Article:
Now here is where we truly see if the Kyocera Domino is worth its salt, it's a basic phone, so it should have no problem doing basic functions. Let us find out if this statement is accurate.
Call quality is thankfully bearable, it not crystal clear or amazingly good, but voices do sound relatively natural, there is a slight cut in between words but it is hardly noticeable. Signal holds on well in high coverage, but when the coverage gets low you will start to hear some static, also your callers will sound very loud but distorted, it is a rather disappointing experience.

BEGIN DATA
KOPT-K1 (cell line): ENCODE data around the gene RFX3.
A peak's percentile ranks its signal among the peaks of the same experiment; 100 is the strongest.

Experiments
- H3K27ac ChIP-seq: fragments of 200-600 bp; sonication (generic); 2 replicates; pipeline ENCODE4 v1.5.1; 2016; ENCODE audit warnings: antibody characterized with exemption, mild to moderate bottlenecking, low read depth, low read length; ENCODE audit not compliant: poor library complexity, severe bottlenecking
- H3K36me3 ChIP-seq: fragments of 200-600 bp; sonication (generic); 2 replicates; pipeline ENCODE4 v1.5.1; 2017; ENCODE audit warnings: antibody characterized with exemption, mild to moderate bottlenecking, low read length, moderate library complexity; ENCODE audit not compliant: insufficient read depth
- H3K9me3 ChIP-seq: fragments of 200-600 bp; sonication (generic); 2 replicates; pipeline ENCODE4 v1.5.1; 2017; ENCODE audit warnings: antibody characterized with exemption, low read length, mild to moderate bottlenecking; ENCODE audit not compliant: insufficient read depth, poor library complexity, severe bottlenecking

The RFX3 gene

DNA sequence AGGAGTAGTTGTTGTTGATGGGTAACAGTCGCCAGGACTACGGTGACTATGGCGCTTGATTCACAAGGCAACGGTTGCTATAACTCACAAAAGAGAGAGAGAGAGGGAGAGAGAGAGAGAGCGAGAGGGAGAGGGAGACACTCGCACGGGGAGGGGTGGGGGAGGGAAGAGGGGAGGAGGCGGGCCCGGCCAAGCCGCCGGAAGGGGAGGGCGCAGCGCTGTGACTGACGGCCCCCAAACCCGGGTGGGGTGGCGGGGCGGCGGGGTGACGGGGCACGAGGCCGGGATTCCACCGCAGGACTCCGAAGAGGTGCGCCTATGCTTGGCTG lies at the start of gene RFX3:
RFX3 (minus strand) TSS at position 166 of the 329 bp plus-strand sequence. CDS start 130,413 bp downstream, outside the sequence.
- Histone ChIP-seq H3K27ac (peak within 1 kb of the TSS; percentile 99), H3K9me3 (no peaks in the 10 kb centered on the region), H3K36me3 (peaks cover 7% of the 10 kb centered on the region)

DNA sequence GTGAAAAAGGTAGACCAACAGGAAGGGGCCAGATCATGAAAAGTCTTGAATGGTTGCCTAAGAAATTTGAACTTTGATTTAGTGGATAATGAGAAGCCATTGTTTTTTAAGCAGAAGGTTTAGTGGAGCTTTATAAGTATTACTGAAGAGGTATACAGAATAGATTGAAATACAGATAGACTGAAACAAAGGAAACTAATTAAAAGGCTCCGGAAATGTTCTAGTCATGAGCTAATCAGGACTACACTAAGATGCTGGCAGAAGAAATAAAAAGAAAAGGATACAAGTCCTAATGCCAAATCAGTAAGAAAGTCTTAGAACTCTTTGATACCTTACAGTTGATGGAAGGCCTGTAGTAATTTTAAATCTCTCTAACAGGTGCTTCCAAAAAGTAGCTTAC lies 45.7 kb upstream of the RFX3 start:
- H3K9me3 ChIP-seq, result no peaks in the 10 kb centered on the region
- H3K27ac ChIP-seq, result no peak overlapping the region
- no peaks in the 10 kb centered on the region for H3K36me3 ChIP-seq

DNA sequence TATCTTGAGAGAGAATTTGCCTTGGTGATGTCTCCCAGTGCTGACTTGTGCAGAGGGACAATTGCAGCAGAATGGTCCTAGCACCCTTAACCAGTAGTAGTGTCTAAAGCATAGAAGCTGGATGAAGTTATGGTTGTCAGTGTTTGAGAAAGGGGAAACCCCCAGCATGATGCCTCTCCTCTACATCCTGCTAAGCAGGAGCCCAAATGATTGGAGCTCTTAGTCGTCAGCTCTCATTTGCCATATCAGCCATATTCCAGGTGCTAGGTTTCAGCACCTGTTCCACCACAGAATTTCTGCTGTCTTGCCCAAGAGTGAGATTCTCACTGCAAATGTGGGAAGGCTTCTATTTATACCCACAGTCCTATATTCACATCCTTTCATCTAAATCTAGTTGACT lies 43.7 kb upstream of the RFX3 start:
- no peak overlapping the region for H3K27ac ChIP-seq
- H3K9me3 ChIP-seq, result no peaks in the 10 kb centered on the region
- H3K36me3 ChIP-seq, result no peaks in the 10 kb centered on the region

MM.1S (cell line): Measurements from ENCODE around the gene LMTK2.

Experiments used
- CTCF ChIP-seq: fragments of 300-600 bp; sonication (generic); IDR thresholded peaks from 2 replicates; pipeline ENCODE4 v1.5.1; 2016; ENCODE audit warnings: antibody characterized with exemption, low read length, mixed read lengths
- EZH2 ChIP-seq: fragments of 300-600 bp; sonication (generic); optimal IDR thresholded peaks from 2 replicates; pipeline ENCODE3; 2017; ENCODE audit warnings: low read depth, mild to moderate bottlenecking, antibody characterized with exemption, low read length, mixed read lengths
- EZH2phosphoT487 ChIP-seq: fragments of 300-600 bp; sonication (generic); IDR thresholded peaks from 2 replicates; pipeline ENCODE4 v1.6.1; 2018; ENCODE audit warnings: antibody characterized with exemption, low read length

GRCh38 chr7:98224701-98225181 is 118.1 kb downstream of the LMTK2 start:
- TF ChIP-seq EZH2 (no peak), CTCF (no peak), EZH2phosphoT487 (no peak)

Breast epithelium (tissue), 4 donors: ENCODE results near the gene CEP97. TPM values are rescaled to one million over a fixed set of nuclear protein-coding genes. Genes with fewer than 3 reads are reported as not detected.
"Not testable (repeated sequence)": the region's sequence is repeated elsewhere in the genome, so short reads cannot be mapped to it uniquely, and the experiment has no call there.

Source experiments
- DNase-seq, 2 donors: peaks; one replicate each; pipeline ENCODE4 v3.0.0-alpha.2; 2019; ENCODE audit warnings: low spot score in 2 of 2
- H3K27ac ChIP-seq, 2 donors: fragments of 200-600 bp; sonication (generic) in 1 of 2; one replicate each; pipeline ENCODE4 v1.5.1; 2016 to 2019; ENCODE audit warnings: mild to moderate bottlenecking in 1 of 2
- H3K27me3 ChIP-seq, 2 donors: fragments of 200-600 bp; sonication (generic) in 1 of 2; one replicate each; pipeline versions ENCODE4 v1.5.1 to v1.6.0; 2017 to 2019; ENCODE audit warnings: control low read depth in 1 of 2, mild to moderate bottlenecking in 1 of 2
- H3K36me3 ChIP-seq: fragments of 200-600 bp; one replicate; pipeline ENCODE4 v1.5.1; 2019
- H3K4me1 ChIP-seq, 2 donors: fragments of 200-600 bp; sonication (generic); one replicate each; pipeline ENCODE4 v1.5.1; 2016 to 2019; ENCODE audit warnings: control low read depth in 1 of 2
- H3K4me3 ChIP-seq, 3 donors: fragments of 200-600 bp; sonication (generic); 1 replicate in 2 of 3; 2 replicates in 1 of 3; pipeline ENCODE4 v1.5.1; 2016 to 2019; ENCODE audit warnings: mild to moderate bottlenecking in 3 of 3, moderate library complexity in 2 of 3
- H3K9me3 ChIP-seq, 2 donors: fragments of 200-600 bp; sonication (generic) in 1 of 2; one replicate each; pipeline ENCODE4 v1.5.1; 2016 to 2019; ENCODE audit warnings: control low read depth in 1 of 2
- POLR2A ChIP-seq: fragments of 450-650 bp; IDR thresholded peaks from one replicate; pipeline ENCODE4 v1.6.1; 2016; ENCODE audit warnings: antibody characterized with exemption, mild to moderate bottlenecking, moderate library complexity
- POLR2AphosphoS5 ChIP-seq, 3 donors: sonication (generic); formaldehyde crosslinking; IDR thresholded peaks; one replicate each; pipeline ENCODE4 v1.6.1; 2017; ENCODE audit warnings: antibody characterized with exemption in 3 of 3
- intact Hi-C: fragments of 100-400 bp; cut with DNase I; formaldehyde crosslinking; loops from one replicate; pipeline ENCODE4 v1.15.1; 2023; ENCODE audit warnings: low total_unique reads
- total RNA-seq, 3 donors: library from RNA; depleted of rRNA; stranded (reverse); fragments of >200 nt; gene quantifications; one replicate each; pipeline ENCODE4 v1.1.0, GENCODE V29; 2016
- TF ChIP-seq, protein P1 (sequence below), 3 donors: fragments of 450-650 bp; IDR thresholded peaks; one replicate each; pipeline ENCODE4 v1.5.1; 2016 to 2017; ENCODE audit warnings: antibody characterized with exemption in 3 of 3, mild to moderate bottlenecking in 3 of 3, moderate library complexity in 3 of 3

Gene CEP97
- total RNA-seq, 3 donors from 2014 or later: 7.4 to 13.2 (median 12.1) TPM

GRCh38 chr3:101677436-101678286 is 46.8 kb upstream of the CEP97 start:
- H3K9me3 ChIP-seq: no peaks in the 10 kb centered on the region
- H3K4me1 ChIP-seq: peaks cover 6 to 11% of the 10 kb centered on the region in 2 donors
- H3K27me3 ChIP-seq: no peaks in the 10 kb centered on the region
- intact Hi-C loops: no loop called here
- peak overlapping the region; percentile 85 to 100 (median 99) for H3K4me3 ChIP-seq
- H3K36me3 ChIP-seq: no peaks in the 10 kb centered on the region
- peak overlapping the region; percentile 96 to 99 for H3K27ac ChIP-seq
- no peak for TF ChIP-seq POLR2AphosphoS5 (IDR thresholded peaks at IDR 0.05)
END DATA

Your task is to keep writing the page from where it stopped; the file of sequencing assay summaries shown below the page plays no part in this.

The phone does have a web browser, but even for the simplest of pages such as Wikipedia or Bright Hub, it might take a century to scroll to the end of a page. Seriously, pages are elongated beyond plausible reason, the screen makes you squint just to view pages, and anything more complicated than a simple HTML page will simply not open.
Battery life is a joke, even the most power hungry of phones will fall over laughing when they hear the Domino can only manage 3 hours talk time. Low-end feature phones survive in the market because good call quality, strong battery life and the lack of a contract are usually taken for granted, the Domino fails on the first two counts. The Domino ships with a 700 Li-Ion battery capable of 2 days of standby time. Almost no matter how you use this phone, you will need to charge it daily.